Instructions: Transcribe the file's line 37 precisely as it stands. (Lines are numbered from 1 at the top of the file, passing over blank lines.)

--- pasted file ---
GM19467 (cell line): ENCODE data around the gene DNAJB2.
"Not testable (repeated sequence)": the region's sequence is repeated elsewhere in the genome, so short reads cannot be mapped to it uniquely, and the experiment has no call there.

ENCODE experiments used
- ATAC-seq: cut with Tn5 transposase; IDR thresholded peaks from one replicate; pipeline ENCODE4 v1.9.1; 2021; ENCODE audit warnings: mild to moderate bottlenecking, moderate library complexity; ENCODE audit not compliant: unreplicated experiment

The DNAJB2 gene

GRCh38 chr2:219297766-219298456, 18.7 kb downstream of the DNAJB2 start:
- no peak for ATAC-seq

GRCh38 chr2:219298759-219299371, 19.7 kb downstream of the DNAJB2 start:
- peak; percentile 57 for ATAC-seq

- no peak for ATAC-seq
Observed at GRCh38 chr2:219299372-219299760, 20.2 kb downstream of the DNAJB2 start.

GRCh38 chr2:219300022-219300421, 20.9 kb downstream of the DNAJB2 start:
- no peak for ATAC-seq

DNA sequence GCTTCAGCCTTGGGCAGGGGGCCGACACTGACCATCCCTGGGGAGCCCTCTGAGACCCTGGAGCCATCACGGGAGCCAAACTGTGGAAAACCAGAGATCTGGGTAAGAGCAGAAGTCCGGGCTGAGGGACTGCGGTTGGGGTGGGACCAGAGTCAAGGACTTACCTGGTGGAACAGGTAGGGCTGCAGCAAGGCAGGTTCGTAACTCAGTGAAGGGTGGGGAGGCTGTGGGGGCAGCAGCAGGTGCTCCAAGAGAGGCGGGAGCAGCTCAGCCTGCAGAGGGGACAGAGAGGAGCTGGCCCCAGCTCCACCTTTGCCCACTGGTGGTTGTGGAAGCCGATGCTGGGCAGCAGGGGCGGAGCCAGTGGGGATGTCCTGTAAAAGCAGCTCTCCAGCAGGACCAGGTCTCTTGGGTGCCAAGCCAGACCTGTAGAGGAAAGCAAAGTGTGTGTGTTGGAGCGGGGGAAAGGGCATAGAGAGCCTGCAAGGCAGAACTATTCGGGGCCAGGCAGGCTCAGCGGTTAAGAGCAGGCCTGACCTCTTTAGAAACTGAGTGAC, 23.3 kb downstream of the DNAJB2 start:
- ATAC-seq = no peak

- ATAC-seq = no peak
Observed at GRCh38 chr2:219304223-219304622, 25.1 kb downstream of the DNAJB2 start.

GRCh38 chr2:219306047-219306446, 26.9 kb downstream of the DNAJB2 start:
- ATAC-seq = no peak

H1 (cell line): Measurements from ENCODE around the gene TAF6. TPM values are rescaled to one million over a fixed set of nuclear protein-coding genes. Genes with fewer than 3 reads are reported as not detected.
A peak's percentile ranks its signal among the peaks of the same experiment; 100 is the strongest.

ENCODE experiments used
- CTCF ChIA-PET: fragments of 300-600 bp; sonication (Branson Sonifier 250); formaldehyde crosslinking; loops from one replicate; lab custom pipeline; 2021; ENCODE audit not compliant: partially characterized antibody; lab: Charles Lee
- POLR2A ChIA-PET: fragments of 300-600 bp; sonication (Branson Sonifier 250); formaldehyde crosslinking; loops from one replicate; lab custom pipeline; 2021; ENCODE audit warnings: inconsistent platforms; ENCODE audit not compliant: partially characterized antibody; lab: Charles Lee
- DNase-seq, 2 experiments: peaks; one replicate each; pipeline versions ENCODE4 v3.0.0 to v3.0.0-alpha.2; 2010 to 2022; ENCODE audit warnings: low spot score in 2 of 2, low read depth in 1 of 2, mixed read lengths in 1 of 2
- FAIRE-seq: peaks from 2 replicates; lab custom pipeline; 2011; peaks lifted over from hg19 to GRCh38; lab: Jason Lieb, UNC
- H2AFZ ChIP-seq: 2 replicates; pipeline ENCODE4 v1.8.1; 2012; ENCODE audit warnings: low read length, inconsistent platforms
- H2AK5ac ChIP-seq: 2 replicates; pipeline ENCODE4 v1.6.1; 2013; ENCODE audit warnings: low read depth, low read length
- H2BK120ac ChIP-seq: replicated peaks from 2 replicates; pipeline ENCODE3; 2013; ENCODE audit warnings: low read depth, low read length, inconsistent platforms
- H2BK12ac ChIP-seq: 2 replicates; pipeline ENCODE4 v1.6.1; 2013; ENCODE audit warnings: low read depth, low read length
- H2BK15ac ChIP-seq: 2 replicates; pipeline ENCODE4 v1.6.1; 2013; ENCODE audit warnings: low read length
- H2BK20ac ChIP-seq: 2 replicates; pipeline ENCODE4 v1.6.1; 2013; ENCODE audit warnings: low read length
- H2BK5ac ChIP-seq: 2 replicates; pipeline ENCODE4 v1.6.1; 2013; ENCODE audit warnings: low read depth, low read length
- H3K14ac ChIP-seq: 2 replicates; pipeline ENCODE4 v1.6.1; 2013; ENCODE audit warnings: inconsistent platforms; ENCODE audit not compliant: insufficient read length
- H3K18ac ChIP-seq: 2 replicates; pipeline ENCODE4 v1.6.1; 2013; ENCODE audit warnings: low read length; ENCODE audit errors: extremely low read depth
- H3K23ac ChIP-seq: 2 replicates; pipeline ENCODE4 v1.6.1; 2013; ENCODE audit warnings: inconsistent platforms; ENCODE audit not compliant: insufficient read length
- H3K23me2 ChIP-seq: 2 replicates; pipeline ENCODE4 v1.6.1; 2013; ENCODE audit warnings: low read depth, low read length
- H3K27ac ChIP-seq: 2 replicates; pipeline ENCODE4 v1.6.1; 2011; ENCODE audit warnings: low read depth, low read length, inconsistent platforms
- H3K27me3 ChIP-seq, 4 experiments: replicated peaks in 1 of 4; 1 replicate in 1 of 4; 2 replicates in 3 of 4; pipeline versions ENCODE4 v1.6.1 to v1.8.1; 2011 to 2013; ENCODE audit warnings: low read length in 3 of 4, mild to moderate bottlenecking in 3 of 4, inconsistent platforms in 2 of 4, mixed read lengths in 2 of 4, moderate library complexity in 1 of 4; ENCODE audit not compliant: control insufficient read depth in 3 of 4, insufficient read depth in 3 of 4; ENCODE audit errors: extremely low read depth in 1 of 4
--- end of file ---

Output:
- H3K23me2 ChIP-seq: 2 replicates; pipeline ENCODE4 v1.6.1; 2013; ENCODE audit warnings: low read depth, low read length